A raven flew over with a single, long call.
I am announced, I thought, pausing in the woods.
A second raven glided above, silent and low, watching me. Something was happening; this behavior was much like the ravens I observed at the carcass last winter. I walked on at a slower pace, watchful, stepping from forest to meadow, where great eagle wings appeared just above the tall grass of autumn, the bird moving but not taking flight, flapping over to the adjacent trees. A bird with a full belly? Another eagle lifted up from the ground, flying high into a tree, to alight with its eyes on me.
Something was happening. Something was dead in the trail. There was no sign of any large animals, so I slipped along the far edge of the meadow, watchful. The eagle in the tree held his wings out and dropped in a glide, the rush of air through long feathers filling the still meadow with a sound like a windstorm. The raptor came just overhead, piercing yellow eyes fixed on this intruding human, than swoosh, gone.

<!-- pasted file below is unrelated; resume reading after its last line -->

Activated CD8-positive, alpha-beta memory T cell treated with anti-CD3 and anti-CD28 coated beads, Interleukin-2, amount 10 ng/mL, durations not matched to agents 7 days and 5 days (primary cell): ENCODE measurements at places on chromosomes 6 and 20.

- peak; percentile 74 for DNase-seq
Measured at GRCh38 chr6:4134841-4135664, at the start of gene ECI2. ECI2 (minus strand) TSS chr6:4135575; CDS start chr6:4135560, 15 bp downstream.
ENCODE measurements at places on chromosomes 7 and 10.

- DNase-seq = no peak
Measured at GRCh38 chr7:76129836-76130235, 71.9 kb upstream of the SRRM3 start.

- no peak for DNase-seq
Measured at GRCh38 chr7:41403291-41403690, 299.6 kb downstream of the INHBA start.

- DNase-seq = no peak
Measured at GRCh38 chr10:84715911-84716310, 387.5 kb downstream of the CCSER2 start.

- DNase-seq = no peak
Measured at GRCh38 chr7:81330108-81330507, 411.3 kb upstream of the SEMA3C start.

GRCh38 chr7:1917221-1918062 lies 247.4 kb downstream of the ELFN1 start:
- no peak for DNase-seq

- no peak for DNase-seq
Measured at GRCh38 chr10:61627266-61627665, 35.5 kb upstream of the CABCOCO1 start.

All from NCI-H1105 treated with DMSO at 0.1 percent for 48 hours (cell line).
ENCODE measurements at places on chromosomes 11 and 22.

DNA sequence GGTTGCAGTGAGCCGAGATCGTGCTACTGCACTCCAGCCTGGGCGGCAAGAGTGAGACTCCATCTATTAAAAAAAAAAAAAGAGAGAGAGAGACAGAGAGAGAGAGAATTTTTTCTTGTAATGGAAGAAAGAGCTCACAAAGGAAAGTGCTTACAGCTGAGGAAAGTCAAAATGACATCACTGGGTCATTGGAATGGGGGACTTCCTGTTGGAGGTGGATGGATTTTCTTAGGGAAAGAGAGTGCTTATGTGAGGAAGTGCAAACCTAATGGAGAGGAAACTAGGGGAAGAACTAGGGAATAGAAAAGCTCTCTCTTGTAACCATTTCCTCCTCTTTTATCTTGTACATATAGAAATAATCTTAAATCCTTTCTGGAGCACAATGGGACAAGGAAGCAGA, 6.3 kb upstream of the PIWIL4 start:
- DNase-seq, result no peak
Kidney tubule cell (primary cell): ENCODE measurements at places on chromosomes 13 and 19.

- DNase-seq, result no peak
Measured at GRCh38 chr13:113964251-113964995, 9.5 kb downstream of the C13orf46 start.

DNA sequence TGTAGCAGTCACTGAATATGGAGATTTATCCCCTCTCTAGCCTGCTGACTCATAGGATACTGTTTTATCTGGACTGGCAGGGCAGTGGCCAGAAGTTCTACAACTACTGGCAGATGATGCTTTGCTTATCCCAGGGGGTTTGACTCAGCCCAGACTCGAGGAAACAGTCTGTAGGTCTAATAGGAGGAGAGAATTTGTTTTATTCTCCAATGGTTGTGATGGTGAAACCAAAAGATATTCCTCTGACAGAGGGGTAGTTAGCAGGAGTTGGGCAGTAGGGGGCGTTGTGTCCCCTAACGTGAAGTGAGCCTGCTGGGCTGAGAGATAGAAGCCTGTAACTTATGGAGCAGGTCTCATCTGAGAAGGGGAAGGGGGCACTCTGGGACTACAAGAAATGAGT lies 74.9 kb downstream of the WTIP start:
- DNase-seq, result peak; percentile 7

Moving forward, bear spray in hand, I edged to a point where the carcass came in sight: an elk, freshly killed. Her gut pile lay intact by the empty cavity of her body, ribs crushed, half her torso gone, eaten, her throat mangled. Wolves had found a meal. I did not approach too closely, did not want to give the impression that I was interested in this carcass… for the possibility a bear was close. I moved on, noting the abundant wolf scat in the trail.
I came home a different way, to avoid any bruin confrontations. Humans are not the dominant creature in this wild backcountry.